County elections board moves two polling locations
Newton Falls councilman faces another challenge to candidacy
WARREN — The Trumbull County Board of Elections voted Tuesday to change the location of two voting locations in Warren and Liberty.
First United Methodist Church on North Park Avenue closed its doors in 2019, so Warren precincts 2F, 2G and 4D are moving a couple of doors down. The Warren SCOPE Center at 375 N. Park Ave. will now host the three precincts.
First Christian Assembly Church on Cardinal Drive in Liberty declined to continue hosting voters in the Liberty G precinct, so Liberty G voters now will vote at the Liberty Recreation and Impact Center (the old high school gym), 317 Churchill Road, along with voters in the Liberty B, D, E and N precincts.
The board of elections will send out notices to all the voters in the affected precincts, and signs will be posted at the old and new locations on Election Day.
Both locations are compliant with access requirements in the Americans with Disabilities Act, Trumbull County Board of Elections Deputy Director Ron Massullo said, and are large enough to accommodate parking needs and have the space inside for lines to form out of the weather, if necessary.
The board also voted to approve a 35-cent raise for poll workers and a 35-cent raise for temporary, seasonal board workers, increasing the rate to $10.45 per hour.
The board is expected to hire four seasonal warehouse workers for the upcoming presidential primary March 17 and six election assistants. Though the board is hiring more election assistants than in previous years, they will be utilized on a more part-time, flexible basis, giving the board the freedom to bring people in on the days help is needed, Massullo said.
“This being a presidential election, we want to have the flexibility to be prepared,” Massullo said.
The board will bring on more than 600 poll workers for the election, so each of the 56 voting locations in the county have enough people to man the polls.
“We’re building an army of poll workers,” Massullo said.
The board briefly discussed the challenge to Lyle Waddell’s candidacy in Newton Falls’ 3rd Ward. Two more letters, in addition to an original challenge, were submitted to the board.
The board is scheduling a hearing for the challenges in the next few weeks.
All three letters question whether the village’s charter allows Waddell, who served two terms as mayor before being appointed to the 3rd Ward position, to run to keep the council seat because of term limits. Though Waddell contends he is within his rights to seek a council seat, challengers say the charter is clear that a mayor is a member of council and so Waddell has reached his two-term limit.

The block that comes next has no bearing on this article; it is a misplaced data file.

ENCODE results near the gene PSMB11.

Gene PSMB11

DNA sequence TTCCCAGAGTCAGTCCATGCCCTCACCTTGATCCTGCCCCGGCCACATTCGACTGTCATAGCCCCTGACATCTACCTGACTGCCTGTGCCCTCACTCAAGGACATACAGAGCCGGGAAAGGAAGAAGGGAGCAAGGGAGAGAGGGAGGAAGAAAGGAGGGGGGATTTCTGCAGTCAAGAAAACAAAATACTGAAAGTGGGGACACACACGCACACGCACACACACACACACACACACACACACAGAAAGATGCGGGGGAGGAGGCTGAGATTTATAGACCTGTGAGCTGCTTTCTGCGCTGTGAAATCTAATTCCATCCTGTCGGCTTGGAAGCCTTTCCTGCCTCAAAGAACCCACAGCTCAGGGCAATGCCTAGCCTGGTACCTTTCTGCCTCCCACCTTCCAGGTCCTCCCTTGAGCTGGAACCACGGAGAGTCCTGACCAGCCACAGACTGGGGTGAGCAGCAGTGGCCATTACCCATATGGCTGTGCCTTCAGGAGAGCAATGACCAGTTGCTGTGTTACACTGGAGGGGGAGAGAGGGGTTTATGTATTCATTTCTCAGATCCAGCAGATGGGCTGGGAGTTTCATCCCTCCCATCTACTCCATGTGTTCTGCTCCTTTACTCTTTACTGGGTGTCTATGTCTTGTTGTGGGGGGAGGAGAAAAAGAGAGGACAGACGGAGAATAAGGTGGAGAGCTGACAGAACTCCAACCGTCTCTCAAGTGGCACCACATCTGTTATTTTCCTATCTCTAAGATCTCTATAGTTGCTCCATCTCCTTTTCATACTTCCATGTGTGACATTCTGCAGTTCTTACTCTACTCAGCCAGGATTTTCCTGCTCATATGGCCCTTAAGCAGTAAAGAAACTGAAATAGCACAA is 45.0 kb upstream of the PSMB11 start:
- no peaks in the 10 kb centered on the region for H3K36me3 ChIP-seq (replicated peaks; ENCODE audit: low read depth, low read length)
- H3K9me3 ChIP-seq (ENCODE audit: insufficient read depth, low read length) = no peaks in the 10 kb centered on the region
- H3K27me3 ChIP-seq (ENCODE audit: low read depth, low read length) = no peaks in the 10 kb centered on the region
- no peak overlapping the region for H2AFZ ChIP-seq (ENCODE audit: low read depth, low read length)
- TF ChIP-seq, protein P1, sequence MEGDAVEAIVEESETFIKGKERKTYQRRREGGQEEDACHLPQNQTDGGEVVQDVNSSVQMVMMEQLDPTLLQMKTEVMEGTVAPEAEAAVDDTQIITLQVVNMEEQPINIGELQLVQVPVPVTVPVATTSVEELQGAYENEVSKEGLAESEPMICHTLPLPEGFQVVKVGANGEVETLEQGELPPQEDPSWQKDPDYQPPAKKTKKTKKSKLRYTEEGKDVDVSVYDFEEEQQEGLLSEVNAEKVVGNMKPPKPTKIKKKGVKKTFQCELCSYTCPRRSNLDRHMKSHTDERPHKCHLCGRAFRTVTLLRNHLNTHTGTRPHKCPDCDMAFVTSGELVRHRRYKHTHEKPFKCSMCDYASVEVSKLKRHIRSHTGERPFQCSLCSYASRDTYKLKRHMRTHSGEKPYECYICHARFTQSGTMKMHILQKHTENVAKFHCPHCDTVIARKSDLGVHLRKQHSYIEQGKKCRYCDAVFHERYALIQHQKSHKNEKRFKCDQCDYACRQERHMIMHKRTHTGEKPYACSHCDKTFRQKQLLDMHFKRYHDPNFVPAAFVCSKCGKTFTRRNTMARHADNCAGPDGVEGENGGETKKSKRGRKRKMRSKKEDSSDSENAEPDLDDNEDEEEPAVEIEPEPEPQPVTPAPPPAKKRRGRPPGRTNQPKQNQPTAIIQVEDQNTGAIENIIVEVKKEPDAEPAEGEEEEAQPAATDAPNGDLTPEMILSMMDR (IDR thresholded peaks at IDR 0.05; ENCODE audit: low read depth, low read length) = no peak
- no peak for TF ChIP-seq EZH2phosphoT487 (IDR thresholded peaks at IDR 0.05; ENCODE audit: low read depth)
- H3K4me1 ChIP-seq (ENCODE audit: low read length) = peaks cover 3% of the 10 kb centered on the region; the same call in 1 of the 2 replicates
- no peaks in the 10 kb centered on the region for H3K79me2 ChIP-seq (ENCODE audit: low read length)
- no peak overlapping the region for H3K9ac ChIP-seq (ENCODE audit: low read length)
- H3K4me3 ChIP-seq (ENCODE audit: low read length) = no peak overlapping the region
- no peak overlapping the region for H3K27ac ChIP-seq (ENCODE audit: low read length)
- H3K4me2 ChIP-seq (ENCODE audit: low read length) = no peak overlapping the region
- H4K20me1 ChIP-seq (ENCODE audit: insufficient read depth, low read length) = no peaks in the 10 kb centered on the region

The charter states the mayor is the “presiding member of the city council” and “shall be recognized as a member of council, but shall have a vote only in the event of a tie.” It also reads: “A councilman may be elected to an unlimited number of terms but may not serve any more than two consecutive terms at a time.”
Fellow 3rd Ward candidate Tesa Spletzer filed the first challenge, and Edward Carr of Mahoning Court in Newton Falls filed a Dec. 27 challenge.
Former Mayor Pat Layshock filed the third challenge Friday.
Layshock’s challenge states he was mayor when the term limits were first set and he was the first person subjected to the term limits. In 2001 and 2002, Layshock declined to run for a council seat because of the charter’s section on term limits, which was amended and clarified after 1992.
In 1992, a law director determined the mayor wasn’t a member of council, “As a result, the same charter review commission that suggested term limits forwarded the amended language to the definition of the mayor, establishing his membership of council. The mayor is president of council and shall (preside) over all sessions of council. The mayor is limited only in voting. He enjoys all privilege of council and also the restrictions,” Layshock’s challenge states.
Allowing Waddell to proceed disregards the will of the village to set term limits for its officials, Layshock states, citing ballot measures where voters approved the limits “multiple times.”
When the first challenge was filed, Waddell said, “If I thought there was a problem, I wouldn’t have run. I’ve been advised by the law director (A. Joseph Fritz) I’m permitted to run. There is no issue. Everything is legal.
“The board of elections isn’t the right venue. The board of elections asks to turn in petitions. They don’t interpret the charter. Her protest is unfounded as far as I’m concerned.”
Waddell, Spletzer and Dougle Hankins filed for the 3rd Ward seat with the top two vote-getters in the March 17 primary moving to the November general election.